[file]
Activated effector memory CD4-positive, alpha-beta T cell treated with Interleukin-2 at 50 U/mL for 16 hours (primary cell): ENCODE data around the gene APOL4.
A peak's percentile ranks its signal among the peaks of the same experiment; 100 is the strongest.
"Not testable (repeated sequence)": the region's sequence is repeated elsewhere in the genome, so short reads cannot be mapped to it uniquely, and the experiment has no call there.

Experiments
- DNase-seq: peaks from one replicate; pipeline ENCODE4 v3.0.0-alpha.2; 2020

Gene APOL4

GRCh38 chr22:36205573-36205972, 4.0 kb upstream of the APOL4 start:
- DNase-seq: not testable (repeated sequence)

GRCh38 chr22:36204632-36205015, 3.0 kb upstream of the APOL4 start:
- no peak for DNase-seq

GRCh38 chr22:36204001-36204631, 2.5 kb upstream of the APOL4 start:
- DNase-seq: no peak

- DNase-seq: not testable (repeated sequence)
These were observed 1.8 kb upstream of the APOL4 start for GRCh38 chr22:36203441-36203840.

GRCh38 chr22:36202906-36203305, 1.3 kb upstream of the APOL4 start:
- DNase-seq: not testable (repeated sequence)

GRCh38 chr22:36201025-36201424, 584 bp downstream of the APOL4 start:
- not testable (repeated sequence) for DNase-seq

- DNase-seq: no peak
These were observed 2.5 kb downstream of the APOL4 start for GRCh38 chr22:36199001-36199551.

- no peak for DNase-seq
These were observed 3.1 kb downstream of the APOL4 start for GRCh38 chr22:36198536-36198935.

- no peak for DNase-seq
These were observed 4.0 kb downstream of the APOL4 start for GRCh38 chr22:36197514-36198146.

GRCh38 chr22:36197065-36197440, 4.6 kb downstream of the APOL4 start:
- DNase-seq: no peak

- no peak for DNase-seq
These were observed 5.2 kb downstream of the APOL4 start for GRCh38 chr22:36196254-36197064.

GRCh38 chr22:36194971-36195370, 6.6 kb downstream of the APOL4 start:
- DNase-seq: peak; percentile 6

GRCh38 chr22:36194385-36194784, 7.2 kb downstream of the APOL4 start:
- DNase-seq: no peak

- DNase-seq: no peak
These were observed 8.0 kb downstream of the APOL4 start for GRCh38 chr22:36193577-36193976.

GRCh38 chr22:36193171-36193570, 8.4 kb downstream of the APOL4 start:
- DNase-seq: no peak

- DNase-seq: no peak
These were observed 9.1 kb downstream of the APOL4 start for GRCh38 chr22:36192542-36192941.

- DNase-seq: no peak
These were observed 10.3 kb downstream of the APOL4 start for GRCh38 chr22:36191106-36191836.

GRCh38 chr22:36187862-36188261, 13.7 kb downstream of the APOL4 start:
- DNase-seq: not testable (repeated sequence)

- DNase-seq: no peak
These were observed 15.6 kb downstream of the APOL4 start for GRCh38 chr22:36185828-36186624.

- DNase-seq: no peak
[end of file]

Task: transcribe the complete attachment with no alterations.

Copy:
Activated effector memory CD4-positive, alpha-beta T cell treated with Interleukin-2 at 50 U/mL for 16 hours (primary cell): ENCODE data around the gene APOL4.
A peak's percentile ranks its signal among the peaks of the same experiment; 100 is the strongest.
"Not testable (repeated sequence)": the region's sequence is repeated elsewhere in the genome, so short reads cannot be mapped to it uniquely, and the experiment has no call there.

Experiments
- DNase-seq: peaks from one replicate; pipeline ENCODE4 v3.0.0-alpha.2; 2020

Gene APOL4

GRCh38 chr22:36205573-36205972, 4.0 kb upstream of the APOL4 start:
- DNase-seq: not testable (repeated sequence)

GRCh38 chr22:36204632-36205015, 3.0 kb upstream of the APOL4 start:
- no peak for DNase-seq

GRCh38 chr22:36204001-36204631, 2.5 kb upstream of the APOL4 start:
- DNase-seq: no peak

- DNase-seq: not testable (repeated sequence)
These were observed 1.8 kb upstream of the APOL4 start for GRCh38 chr22:36203441-36203840.

GRCh38 chr22:36202906-36203305, 1.3 kb upstream of the APOL4 start:
- DNase-seq: not testable (repeated sequence)

GRCh38 chr22:36201025-36201424, 584 bp downstream of the APOL4 start:
- not testable (repeated sequence) for DNase-seq

- DNase-seq: no peak
These were observed 2.5 kb downstream of the APOL4 start for GRCh38 chr22:36199001-36199551.

- no peak for DNase-seq
These were observed 3.1 kb downstream of the APOL4 start for GRCh38 chr22:36198536-36198935.

- no peak for DNase-seq
These were observed 4.0 kb downstream of the APOL4 start for GRCh38 chr22:36197514-36198146.

GRCh38 chr22:36197065-36197440, 4.6 kb downstream of the APOL4 start:
- DNase-seq: no peak

- no peak for DNase-seq
These were observed 5.2 kb downstream of the APOL4 start for GRCh38 chr22:36196254-36197064.

GRCh38 chr22:36194971-36195370, 6.6 kb downstream of the APOL4 start:
- DNase-seq: peak; percentile 6

GRCh38 chr22:36194385-36194784, 7.2 kb downstream of the APOL4 start:
- DNase-seq: no peak

- DNase-seq: no peak
These were observed 8.0 kb downstream of the APOL4 start for GRCh38 chr22:36193577-36193976.

GRCh38 chr22:36193171-36193570, 8.4 kb downstream of the APOL4 start:
- DNase-seq: no peak

- DNase-seq: no peak
These were observed 9.1 kb downstream of the APOL4 start for GRCh38 chr22:36192542-36192941.

- DNase-seq: no peak
These were observed 10.3 kb downstream of the APOL4 start for GRCh38 chr22:36191106-36191836.

GRCh38 chr22:36187862-36188261, 13.7 kb downstream of the APOL4 start:
- DNase-seq: not testable (repeated sequence)

- DNase-seq: no peak
These were observed 15.6 kb downstream of the APOL4 start for GRCh38 chr22:36185828-36186624.

- DNase-seq: no peak